Table 3 presents results on the association between 9/11-related health and the likelihood of having more than 50% of income decrease after retirement among enrollees who reported decreased income. Only three sociodemographic characteristics were associated with substantial post-retirement income loss: race/ethnicity, total household income, and education. More specifically, non-Hispanic black residents and area workers were 30% less likely to report income loss greater than 50% as compared to non-Hispanic white residents and area workers (AOR = 0.7, 95% CI: 0.6–1.0). Other racial/ethnic groups did not show significantly higher or lower odds of experiencing substantial income loss compared to non-Hispanic whites. Compared to the lowest income group (<$25,000), the three middle income groups ($25,000–<$50,000, $50,000–<$75,000, and $75,000–<$150,000) were less likely to have substantial income loss (AOR = 0.5, 95% CI: 0.3–0.8; AOR = 0.6, 95% CI: 0.3–0.9; AOR = 0.6, 95% CI: 0.4–1.0, respectively); however, the highest income group (≥$150,000) did not show significantly higher or lower odds of experiencing substantial income loss. Enrollees with some college experience or a college degree had a significantly higher likelihood of substantial income loss compared to enrollees with lower education attainment (AOR = 1.2, 95% CI: 1.0–1.6). Each level of 9/11-related disaster exposure was highly associated with post-retirement income loss in a dose-response manner. The highest level of exposure increased the odds of having substantial income loss by 2.5 times compared to those with little or no exposure (AOR = 2.5, 95% CI: 1.7–3.6).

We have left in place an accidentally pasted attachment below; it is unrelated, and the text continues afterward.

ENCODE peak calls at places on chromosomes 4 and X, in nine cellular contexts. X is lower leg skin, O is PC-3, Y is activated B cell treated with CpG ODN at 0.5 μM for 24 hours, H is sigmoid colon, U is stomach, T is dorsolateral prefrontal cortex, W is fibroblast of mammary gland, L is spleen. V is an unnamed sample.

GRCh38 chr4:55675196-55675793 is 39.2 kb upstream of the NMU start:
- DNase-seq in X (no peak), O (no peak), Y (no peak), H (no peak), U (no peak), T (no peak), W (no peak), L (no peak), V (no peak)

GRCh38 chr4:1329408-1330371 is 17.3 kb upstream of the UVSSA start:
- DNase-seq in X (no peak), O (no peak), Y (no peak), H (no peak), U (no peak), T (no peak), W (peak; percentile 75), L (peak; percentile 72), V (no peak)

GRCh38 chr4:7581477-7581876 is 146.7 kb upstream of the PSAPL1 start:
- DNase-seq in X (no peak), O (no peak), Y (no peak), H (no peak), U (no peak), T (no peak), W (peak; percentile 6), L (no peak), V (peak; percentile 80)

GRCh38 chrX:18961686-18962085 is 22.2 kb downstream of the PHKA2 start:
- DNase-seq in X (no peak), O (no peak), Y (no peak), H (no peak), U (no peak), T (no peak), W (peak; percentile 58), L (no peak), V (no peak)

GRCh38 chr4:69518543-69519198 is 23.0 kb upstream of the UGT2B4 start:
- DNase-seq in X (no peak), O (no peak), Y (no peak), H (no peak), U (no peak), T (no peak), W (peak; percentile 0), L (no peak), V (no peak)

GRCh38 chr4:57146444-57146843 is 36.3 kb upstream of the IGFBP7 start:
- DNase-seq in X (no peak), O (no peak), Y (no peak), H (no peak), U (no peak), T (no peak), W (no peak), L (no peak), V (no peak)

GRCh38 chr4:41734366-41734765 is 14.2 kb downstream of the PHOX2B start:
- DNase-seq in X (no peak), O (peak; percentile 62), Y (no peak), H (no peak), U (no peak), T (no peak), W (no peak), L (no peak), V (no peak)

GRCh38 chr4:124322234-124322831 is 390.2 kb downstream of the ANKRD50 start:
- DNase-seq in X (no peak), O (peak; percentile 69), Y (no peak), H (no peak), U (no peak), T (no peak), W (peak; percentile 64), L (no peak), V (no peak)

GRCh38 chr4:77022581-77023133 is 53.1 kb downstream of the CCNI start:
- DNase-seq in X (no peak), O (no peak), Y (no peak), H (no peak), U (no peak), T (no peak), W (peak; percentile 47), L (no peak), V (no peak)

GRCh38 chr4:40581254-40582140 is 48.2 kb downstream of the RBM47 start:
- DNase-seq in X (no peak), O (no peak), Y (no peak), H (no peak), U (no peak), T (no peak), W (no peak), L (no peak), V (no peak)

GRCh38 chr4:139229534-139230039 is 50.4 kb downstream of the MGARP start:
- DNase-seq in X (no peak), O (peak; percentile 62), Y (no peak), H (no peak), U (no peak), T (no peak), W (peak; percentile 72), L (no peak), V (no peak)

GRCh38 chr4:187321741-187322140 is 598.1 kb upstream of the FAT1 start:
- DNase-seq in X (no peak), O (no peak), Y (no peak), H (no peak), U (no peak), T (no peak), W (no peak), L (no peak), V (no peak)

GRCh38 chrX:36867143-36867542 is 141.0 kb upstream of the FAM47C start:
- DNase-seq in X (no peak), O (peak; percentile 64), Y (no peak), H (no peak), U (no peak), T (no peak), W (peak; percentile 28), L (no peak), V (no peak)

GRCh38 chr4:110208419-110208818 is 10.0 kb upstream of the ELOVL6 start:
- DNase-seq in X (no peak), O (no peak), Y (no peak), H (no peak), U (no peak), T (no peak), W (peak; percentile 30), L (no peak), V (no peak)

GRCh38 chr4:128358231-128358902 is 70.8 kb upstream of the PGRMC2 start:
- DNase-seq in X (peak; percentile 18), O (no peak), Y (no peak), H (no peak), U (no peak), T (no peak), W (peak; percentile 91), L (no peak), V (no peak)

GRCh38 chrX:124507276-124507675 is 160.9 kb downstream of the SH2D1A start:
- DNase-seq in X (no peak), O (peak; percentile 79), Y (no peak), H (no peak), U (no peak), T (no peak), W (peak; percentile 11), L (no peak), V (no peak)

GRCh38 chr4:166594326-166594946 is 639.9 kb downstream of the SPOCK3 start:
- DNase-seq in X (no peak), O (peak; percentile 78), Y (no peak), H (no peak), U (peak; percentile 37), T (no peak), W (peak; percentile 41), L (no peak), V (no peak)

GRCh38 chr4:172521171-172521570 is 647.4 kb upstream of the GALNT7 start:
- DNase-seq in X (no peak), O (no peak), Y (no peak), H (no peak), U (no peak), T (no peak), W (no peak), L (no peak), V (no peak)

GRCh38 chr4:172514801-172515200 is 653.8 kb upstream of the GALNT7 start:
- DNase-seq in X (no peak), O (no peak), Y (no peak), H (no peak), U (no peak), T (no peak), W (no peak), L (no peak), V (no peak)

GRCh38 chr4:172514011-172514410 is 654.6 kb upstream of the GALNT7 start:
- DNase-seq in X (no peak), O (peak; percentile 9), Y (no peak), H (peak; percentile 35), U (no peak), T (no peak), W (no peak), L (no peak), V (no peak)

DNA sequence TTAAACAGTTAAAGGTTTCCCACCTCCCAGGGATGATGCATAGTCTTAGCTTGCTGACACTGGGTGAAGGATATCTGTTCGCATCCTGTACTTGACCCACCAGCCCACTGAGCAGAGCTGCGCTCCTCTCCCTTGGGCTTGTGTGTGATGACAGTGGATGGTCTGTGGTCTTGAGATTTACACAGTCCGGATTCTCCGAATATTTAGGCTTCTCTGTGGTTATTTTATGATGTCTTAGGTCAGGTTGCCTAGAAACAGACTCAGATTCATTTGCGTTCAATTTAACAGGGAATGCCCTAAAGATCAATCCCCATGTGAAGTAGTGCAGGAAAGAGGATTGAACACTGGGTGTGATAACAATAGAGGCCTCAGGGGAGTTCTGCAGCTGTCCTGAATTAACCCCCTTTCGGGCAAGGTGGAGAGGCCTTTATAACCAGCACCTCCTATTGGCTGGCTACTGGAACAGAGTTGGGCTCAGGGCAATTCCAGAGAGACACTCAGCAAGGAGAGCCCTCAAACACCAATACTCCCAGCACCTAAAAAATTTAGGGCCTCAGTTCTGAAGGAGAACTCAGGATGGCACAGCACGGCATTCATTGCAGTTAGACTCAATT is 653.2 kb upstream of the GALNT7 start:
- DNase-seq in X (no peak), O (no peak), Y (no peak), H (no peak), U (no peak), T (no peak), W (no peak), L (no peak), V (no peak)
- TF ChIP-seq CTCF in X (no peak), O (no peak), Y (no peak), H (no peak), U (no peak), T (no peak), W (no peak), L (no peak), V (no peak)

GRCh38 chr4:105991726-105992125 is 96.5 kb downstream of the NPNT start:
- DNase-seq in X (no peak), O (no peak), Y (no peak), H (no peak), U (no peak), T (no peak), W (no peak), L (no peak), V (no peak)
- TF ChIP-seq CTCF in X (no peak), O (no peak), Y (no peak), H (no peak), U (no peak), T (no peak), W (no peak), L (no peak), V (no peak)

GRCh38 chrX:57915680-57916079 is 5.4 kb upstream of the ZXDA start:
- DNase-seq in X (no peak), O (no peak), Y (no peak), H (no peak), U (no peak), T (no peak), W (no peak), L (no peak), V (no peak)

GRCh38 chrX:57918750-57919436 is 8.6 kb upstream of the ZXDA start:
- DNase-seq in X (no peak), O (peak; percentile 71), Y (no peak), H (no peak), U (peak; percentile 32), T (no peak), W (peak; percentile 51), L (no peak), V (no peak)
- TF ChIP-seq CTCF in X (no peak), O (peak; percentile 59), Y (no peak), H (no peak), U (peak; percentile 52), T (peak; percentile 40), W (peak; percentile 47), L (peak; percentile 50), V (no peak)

Substantial post-retirement income loss was also significantly associated with the number of 9/11-related health conditions but only for those who suffered from PTSD alone or PTSD comorbid with physical conditions. In other words, enrollees without PTSD who only had chronic physical health conditions did not have higher odds of losing more than 50% of their income post-retirement compared to those who had no health conditions. Once enrollees had PTSD, their likelihood of having substantial income loss increased significantly as compared to those without any health conditions (e.g., AOR = 1.7, 95% CI: 1.2–2.5). PTSD comorbid with one or more physical health conditions had a similar effect on enrollees’ odds of experiencing substantial income loss as PTSD alone.

4. Discussion

The impact of the 9/11 disaster on early retirement and post-retirement well-being among survivors has rarely been studied until now. This study examined the association of 9/11-related health and early retirement for residents and area workers who resided and/or worked near the WTC site on 9/11. Furthermore, we assessed the longer-term impact of 9/11-related health on post-retirement income loss among survivors.